BEACON HILL HAPPENINGS
– “Report: Framingham state Rep. Maria Robinson is being vetted for FERC” (Chris Van Buskirk, SHNS via MetroWest Daily News): “State Rep. Maria Robinson, D-Framingham, could be in the running for a federal post that regulates interstate transmission and wholesale sale of electricity, natural gas and oil, according to a media report.” [read the article]
– Rep. Steven Owens pushes bill to shift burden of e-waste on industry (Tim Cronin): Last week (6/22), Rep. Owens (D-Watertown) testified in support of a bill (H.979) he filed seeking to reduce the current burden of electronic waste on municipalities. In a statement shared with the Roundup, Rep. Owens said, “The purpose of this bill is to shift the burden for collection and recycling of computer products from local governments to electronics manufacturers.” In remarks last week to the joint environment committee, Rep. Owens testified that this bill will “incentivize manufacturers to re-design products to be less toxic, more durable, and easier to recycle.” [read more here from Chris Van Buskirk (SHNS, via WWMP)]
– “Massachusetts’ ambitious climate law facing first tests” (Steve LeBlanc, AP): [read the article]
– “Bill Seeks Remedies For Air Pollution Hotspots” (Colin Young, SHNS via WWLP): [read the article]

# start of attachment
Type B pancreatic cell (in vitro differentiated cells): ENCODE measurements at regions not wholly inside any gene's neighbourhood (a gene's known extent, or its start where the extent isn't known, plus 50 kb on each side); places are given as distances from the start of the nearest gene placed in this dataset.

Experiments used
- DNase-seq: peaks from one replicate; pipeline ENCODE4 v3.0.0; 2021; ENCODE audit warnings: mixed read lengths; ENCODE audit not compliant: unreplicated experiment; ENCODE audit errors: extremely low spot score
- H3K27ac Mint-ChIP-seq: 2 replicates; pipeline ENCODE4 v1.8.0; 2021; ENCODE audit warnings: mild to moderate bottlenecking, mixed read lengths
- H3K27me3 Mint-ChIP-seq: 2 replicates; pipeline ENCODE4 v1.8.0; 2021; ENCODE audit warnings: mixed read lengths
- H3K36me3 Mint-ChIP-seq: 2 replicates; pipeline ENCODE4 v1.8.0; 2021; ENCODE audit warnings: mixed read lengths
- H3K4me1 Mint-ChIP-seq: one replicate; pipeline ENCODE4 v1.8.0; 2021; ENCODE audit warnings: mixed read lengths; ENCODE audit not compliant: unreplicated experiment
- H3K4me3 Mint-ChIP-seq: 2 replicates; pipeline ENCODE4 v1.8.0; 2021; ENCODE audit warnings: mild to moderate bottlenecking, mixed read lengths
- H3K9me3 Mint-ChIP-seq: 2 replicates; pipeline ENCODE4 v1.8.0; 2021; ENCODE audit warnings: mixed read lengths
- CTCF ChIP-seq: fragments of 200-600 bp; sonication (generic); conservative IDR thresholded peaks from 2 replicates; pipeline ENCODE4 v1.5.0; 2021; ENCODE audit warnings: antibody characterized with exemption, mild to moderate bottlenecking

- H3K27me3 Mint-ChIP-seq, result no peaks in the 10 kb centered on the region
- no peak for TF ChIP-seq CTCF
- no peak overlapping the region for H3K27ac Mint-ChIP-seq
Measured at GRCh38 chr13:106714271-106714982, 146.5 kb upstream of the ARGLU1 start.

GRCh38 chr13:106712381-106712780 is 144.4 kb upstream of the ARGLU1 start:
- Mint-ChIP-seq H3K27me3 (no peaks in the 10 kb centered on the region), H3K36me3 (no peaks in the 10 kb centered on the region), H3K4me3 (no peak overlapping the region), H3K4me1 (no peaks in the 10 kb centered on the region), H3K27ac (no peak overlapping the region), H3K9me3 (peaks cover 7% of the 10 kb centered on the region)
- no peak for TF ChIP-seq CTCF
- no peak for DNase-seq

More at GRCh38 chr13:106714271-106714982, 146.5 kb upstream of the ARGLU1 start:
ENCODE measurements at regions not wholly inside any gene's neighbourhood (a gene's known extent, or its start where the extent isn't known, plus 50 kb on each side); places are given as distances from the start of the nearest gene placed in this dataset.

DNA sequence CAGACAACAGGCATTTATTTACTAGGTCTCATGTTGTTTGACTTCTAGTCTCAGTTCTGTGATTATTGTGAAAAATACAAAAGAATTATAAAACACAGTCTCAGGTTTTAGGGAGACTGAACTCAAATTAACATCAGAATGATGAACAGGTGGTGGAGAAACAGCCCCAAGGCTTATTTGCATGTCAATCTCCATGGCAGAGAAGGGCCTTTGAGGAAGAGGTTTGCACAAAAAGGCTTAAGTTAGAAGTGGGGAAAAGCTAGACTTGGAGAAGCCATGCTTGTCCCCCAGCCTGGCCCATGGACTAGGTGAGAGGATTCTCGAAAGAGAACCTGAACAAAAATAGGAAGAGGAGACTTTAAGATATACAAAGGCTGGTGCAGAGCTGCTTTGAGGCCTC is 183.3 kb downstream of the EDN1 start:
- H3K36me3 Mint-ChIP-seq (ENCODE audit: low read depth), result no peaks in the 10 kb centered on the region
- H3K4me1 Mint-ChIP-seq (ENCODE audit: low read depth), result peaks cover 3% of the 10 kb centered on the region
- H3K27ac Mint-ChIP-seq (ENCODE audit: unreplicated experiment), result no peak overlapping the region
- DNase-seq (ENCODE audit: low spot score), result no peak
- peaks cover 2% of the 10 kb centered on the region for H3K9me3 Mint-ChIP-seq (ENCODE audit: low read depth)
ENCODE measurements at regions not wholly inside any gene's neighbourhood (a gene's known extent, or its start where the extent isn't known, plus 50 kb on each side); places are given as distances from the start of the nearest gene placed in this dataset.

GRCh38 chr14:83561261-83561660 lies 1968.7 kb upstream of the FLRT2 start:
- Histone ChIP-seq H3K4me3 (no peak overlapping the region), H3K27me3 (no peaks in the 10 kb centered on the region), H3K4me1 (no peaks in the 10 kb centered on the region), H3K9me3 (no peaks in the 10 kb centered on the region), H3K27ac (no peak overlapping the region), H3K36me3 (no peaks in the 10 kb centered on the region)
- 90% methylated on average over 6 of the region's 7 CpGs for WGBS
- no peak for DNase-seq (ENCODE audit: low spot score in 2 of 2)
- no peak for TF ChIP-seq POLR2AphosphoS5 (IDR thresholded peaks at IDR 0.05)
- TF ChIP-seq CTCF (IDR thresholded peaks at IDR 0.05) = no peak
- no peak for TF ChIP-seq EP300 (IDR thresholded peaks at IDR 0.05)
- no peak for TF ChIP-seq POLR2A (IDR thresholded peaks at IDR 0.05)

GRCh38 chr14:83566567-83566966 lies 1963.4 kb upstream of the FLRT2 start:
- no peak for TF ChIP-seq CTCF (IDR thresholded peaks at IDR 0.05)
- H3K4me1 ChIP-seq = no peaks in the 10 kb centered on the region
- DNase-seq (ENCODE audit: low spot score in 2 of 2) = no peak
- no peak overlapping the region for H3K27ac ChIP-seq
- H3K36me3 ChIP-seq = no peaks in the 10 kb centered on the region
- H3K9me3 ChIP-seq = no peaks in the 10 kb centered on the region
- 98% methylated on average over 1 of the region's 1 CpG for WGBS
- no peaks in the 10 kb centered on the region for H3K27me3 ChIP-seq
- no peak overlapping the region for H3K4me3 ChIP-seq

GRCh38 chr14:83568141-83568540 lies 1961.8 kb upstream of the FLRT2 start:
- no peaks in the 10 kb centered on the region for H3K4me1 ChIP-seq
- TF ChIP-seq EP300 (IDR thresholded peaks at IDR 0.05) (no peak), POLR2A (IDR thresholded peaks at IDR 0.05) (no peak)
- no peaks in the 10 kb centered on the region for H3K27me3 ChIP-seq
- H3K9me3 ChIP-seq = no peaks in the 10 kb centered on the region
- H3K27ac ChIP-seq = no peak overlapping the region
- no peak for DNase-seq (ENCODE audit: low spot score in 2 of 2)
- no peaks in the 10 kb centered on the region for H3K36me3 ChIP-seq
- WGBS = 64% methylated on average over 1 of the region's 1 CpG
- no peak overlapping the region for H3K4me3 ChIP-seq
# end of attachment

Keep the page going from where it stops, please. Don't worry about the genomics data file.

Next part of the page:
– “Food Container Bill Spurs Debate Between Lawmakers, Industry” (Colin Young, SHNS via WBUR): [read the article]
– “House introduces bill to compel Harvard to divest of fossil fuels” (Kate Lusignan, Boston Globe): [read the article]
ALL POLICY IS LOCAL
– “Pipeline Protesters Stage Sit In At Enbridge Office In Waltham” (Haley Cornell, Waltham Patch): “Protesters opposing a compressor and pipeline project staged a sit in at the Waltham offices of a Canadian pipeline company responsible for the largest inland oil spill in the US…” [read the article]
– “As Opposition Rallies, Peabody Power Plant Plans Community Forum” (Matt Murphy, State House News Service via Earthwhile): [read the article]
– “Climate: The Problem, The Path, and a Plan for Medfield” (Colleen M. Sullivan, Patch): [read the article]
– “Why Massachusetts is in a bind on emissions goals” by Bradley Campbell and Stephan Roundtree, via Boston Globe.
– “How Massachusetts cities and towns are leading our transition to clean energy” by Joe Curtatone, Mayor of Somerville, Kim Driscoll, Mayor of Salem, Joseph Petty, Mayor of Worcester, & Dr. Yvonne Spicer, Mayor of Framingham, via MassLive.
– “Stop sweetheart deals with state utilities” by Rep. Natalie Blais, Sen. Joanne Comerford, and Daniel Sosland, president of the Acadia Center, via Commonwealth Magazine.
– “Mass. needs to prioritize shovel-worthy projects” by Lizzi Weyant and John Stout, via Commonwealth Magazine.
– “Training underway locally to meet offshore wind industry demand for jobs” by Rear Admiral Francis X. McDonald, via Herald News.
– “Facing our climate’s ‘new normal’ with solutions for people and wildlife” by Wendi Weber, via Taunton Daily Gazette.
– “It is time to rethink Wakefield’s participation in new fossil power plant” by Julie Smith-Galvin.